The Hellenic Institute of Byzantine and Post-Byzantine Studies in Venice organized, together with Peking University, an International Scientific Meeting entitled “Byzantium and China: Relations and Parallels”. The international conference was held in Mystras, on October 2 and 3, 2021.
The conference focused on the long-term Byzantine-Chinese relations, a subject of increasing interest both because of the emerging archaeological evidence as well as the increasing presence of Eurasia on the international geopolitical scene. Trade relations, religious missions, cultural exchanges, spiritual pursuits, and material culture, prove that Byzantium formed the bridge between the peoples of Eurasia and the Western world, launching policies of cooperation and competition, innovating in many fields, responding dynamically to geography and different cultural references.
The keynote speaker, Professor Filippo Ronconi, presented a panorama of the research and literature dedicated to Byzantine-Chinese relations over the last two decades. Comparative studies, migration and climate, cross-border dynamics, were central topics. Until recently, prejudices reflected in terminology but also in each other’s perceptions of the “other”, hindered the rapprochement between the West and the Far East. However, the future is positive, if we consider the rapid growth of interest and publications about Byzantium in China and the current development of programs on this topic.
The conference has already developed two topics that are part of the comparative studies. The joint statement of Prof. Vassilios Koukoussas and Michael Chytiroglou, on the imperial ideology of the medieval states of Byzantium and China as well as the presentation of Prof. Stefanos Kordosis, concerning the development of an interpretive environment around the concept of Ceasar / Khan.
In the same interpretive horizon and on the basis of the latest archaeological discoveries in China regarding the circulation of Byzantine coins, Prof. Guo Yunyan presented their problematic chronological classification and the scope of their use. This problem was accompanied by similar findings, this time Chinese coins of the Tang Dynasty, found in Corinth dating back to the 13th century.
Prof. Pang Guoqing spoke about the study of migratory flows during the Middle Ages, from the Far East to Byzantium. he analyzed, specifically, the statistics of the demographic crisis that struck Byzantium from the 7th to the 9th century and the measures taken to face this crisis.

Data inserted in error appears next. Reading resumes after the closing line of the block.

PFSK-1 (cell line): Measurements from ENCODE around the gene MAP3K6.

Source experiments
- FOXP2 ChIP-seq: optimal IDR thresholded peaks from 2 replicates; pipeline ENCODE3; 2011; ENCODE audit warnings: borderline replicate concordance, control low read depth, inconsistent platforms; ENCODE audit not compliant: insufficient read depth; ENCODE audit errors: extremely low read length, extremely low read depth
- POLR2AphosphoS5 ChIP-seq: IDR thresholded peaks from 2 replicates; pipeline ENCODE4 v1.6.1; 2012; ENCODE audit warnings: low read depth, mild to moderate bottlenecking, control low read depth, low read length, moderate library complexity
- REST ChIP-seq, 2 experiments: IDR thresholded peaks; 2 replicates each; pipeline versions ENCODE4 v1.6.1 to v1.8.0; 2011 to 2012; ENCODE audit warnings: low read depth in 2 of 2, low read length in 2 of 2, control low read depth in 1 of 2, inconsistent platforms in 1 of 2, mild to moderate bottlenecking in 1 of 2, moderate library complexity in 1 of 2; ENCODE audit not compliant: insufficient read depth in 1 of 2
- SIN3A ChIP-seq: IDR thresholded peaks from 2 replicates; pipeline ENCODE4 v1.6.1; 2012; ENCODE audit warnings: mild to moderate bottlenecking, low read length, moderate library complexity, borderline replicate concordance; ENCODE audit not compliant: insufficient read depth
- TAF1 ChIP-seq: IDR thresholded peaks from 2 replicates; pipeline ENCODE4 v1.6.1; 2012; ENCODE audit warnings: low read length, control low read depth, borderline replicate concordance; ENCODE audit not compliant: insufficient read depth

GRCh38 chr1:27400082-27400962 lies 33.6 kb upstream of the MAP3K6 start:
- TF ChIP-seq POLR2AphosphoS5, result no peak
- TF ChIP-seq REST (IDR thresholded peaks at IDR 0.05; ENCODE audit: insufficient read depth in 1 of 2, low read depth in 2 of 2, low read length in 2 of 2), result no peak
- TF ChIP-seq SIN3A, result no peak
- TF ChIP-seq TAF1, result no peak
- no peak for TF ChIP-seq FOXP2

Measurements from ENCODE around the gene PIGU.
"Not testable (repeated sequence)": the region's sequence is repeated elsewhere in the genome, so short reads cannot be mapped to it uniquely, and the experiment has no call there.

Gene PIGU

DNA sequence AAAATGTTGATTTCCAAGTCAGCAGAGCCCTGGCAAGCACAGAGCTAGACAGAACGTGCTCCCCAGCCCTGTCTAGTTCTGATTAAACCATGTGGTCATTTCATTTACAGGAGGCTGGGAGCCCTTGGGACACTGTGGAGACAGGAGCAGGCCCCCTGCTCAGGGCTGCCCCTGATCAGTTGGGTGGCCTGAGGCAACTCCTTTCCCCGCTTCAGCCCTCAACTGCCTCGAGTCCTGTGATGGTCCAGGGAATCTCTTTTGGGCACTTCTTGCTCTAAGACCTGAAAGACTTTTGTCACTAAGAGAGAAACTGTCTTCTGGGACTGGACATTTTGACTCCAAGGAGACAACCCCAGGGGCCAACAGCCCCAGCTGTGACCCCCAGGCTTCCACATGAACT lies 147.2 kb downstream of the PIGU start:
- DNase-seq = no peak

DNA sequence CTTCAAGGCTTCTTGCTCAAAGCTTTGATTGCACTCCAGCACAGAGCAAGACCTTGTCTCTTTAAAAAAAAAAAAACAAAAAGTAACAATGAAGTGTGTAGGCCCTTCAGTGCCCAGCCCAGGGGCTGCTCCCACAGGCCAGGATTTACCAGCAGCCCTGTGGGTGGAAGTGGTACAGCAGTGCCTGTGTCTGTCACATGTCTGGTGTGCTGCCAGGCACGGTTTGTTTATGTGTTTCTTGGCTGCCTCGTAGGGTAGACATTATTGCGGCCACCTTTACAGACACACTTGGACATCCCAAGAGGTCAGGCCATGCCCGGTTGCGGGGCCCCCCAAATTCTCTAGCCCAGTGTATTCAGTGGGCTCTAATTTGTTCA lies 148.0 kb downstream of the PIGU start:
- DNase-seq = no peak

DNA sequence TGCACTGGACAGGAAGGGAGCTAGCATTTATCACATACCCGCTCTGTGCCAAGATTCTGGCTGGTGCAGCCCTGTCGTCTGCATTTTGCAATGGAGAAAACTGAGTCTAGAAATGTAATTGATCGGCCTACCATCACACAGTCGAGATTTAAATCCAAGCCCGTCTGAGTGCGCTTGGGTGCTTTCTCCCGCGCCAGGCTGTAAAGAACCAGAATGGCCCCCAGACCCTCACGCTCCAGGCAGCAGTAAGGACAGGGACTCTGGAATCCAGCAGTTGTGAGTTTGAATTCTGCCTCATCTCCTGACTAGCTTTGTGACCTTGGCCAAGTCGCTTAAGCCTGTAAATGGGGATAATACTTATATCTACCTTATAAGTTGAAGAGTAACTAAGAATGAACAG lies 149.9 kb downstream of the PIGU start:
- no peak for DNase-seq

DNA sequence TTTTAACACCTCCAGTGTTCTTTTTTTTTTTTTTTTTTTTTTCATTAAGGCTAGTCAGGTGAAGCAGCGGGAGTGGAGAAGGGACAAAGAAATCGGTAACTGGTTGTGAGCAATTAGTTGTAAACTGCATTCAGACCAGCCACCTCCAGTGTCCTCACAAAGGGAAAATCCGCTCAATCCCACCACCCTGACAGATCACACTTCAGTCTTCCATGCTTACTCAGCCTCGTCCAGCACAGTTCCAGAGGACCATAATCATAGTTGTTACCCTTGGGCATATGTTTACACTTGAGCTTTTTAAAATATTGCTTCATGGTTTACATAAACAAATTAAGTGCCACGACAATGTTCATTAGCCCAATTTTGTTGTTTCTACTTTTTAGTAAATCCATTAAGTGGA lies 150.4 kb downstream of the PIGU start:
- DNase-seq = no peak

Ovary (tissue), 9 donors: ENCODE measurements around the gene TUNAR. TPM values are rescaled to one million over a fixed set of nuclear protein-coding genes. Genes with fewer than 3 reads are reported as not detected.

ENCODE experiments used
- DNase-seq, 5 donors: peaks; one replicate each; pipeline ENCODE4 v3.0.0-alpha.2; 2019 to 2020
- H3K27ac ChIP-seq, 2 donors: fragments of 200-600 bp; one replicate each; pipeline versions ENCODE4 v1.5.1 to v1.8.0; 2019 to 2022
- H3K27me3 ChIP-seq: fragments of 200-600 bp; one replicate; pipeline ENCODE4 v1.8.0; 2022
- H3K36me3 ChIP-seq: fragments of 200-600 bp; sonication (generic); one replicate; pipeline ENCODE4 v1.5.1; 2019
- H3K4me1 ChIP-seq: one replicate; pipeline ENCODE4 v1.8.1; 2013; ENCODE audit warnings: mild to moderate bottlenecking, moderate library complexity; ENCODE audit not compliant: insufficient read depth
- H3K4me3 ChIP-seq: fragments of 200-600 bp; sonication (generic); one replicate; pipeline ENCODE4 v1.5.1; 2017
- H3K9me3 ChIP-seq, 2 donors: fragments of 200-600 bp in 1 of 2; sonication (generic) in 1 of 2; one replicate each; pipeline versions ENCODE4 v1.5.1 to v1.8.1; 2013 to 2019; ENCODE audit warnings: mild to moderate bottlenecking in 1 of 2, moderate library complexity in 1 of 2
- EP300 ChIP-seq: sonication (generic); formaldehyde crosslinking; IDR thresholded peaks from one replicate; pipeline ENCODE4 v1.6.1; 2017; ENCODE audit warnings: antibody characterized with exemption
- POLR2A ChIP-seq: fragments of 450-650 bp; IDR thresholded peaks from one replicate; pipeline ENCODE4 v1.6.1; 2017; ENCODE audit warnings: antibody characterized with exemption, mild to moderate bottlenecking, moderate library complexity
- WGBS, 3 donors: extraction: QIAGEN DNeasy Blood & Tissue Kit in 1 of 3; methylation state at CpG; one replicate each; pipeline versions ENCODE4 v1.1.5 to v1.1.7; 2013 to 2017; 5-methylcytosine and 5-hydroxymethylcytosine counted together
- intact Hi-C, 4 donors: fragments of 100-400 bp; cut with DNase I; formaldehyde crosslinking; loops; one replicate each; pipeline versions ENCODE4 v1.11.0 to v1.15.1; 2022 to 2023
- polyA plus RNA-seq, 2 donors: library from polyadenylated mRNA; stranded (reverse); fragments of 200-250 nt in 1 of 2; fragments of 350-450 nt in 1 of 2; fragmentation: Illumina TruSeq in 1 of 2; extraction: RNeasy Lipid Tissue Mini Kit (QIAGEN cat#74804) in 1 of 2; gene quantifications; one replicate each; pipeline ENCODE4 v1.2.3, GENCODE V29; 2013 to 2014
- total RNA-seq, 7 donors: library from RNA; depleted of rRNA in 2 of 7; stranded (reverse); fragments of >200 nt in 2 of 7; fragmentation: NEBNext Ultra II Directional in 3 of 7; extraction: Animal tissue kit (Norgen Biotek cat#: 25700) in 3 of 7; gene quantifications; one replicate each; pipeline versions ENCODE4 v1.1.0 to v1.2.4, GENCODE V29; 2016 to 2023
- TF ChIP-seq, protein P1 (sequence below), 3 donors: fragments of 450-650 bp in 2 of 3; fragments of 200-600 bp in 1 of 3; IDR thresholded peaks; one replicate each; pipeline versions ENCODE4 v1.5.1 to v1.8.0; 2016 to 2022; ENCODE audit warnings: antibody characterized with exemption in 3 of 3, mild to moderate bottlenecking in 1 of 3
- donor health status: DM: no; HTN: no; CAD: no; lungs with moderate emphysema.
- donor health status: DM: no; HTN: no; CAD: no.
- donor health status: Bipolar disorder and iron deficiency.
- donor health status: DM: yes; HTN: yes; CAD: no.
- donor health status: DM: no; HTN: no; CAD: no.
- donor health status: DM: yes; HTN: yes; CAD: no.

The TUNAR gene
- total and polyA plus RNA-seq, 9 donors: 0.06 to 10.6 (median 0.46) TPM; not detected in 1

Dr. Katerina B. Korrè, medieval historian, and Prof. Christos Arambatzis questioned the impact of Byzantine-Chinese relations in the West and specifically in the naval cities of Italy. They described the trade network created between the two empires to bypass the Arab element and tried to answer the question of the role of the Syrian Nestorians on the one hand, in the rapprochement processes of the two empires and on the other hand, in the development of the silk trade. The position of the Nestorians in the Persian Empire of the Sassanids in the 6th century was outlined by Prof. Ioannis Panagiotopoulos. Prof. Lin Lijuan concluded the session with an important presentation of a manuscript, which was the Syrian version of the legend of St. George, which was found in the Turfan area.
Dr. Minqi Chu, presented an original work on the production of paper and manuscripts in Byzantium. On the basis of 11th century Byzantine manuscripts but also on Chinese sources of the time, Dr. Frederick Lauritzen reconstructed the environment of the Chinese embassies in the Byzantine court and the presence in them of the prominent courtier Michael Psellos (1018-1081). The work of the conference was completed with the development of a roadmap for Byzantine-Chinese studies with a future imprint, by Professor Emeritus Michael Kordosis.
The International Conference represented a steady step for the promotion of Greek-Chinese Academic cooperation and laid the foundations for the further scientific dialogue.